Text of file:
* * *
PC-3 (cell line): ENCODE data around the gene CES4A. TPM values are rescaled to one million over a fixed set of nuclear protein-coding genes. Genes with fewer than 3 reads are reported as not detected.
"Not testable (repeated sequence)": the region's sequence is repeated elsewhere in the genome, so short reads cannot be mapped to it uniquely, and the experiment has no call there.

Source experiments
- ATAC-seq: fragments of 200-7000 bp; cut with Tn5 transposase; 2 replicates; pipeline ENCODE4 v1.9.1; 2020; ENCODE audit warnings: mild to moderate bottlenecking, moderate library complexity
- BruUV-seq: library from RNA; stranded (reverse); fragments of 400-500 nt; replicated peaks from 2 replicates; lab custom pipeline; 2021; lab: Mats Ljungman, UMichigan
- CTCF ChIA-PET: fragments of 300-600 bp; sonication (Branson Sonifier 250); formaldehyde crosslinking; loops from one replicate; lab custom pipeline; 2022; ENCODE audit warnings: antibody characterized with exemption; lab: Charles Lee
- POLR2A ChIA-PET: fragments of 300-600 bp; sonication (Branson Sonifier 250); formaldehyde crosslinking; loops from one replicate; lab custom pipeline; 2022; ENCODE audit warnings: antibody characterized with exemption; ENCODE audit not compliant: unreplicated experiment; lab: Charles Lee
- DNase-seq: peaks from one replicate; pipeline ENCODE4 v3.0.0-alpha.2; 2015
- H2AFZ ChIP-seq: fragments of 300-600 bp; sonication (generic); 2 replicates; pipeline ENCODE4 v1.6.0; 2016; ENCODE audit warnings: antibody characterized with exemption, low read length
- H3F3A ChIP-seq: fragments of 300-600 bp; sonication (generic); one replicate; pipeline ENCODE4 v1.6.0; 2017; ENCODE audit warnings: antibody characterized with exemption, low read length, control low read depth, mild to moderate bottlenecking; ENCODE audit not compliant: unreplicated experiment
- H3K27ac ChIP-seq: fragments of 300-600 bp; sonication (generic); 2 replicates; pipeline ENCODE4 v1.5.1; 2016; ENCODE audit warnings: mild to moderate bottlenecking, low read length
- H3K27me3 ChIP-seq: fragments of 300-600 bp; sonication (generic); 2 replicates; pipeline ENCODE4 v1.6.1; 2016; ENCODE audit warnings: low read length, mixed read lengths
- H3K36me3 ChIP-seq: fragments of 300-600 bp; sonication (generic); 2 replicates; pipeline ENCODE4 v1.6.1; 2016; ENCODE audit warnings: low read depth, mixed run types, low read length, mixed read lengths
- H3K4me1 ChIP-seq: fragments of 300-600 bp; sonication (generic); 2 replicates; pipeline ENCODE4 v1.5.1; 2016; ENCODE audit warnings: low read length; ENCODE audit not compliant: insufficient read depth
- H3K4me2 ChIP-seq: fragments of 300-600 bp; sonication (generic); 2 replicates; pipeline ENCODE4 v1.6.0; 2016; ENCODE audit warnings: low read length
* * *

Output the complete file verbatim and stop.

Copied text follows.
PC-3 (cell line): ENCODE data around the gene CES4A. TPM values are rescaled to one million over a fixed set of nuclear protein-coding genes. Genes with fewer than 3 reads are reported as not detected.
"Not testable (repeated sequence)": the region's sequence is repeated elsewhere in the genome, so short reads cannot be mapped to it uniquely, and the experiment has no call there.

Source experiments
- ATAC-seq: fragments of 200-7000 bp; cut with Tn5 transposase; 2 replicates; pipeline ENCODE4 v1.9.1; 2020; ENCODE audit warnings: mild to moderate bottlenecking, moderate library complexity
- BruUV-seq: library from RNA; stranded (reverse); fragments of 400-500 nt; replicated peaks from 2 replicates; lab custom pipeline; 2021; lab: Mats Ljungman, UMichigan
- CTCF ChIA-PET: fragments of 300-600 bp; sonication (Branson Sonifier 250); formaldehyde crosslinking; loops from one replicate; lab custom pipeline; 2022; ENCODE audit warnings: antibody characterized with exemption; lab: Charles Lee
- POLR2A ChIA-PET: fragments of 300-600 bp; sonication (Branson Sonifier 250); formaldehyde crosslinking; loops from one replicate; lab custom pipeline; 2022; ENCODE audit warnings: antibody characterized with exemption; ENCODE audit not compliant: unreplicated experiment; lab: Charles Lee
- DNase-seq: peaks from one replicate; pipeline ENCODE4 v3.0.0-alpha.2; 2015
- H2AFZ ChIP-seq: fragments of 300-600 bp; sonication (generic); 2 replicates; pipeline ENCODE4 v1.6.0; 2016; ENCODE audit warnings: antibody characterized with exemption, low read length
- H3F3A ChIP-seq: fragments of 300-600 bp; sonication (generic); one replicate; pipeline ENCODE4 v1.6.0; 2017; ENCODE audit warnings: antibody characterized with exemption, low read length, control low read depth, mild to moderate bottlenecking; ENCODE audit not compliant: unreplicated experiment
- H3K27ac ChIP-seq: fragments of 300-600 bp; sonication (generic); 2 replicates; pipeline ENCODE4 v1.5.1; 2016; ENCODE audit warnings: mild to moderate bottlenecking, low read length
- H3K27me3 ChIP-seq: fragments of 300-600 bp; sonication (generic); 2 replicates; pipeline ENCODE4 v1.6.1; 2016; ENCODE audit warnings: low read length, mixed read lengths
- H3K36me3 ChIP-seq: fragments of 300-600 bp; sonication (generic); 2 replicates; pipeline ENCODE4 v1.6.1; 2016; ENCODE audit warnings: low read depth, mixed run types, low read length, mixed read lengths
- H3K4me1 ChIP-seq: fragments of 300-600 bp; sonication (generic); 2 replicates; pipeline ENCODE4 v1.5.1; 2016; ENCODE audit warnings: low read length; ENCODE audit not compliant: insufficient read depth
- H3K4me2 ChIP-seq: fragments of 300-600 bp; sonication (generic); 2 replicates; pipeline ENCODE4 v1.6.0; 2016; ENCODE audit warnings: low read length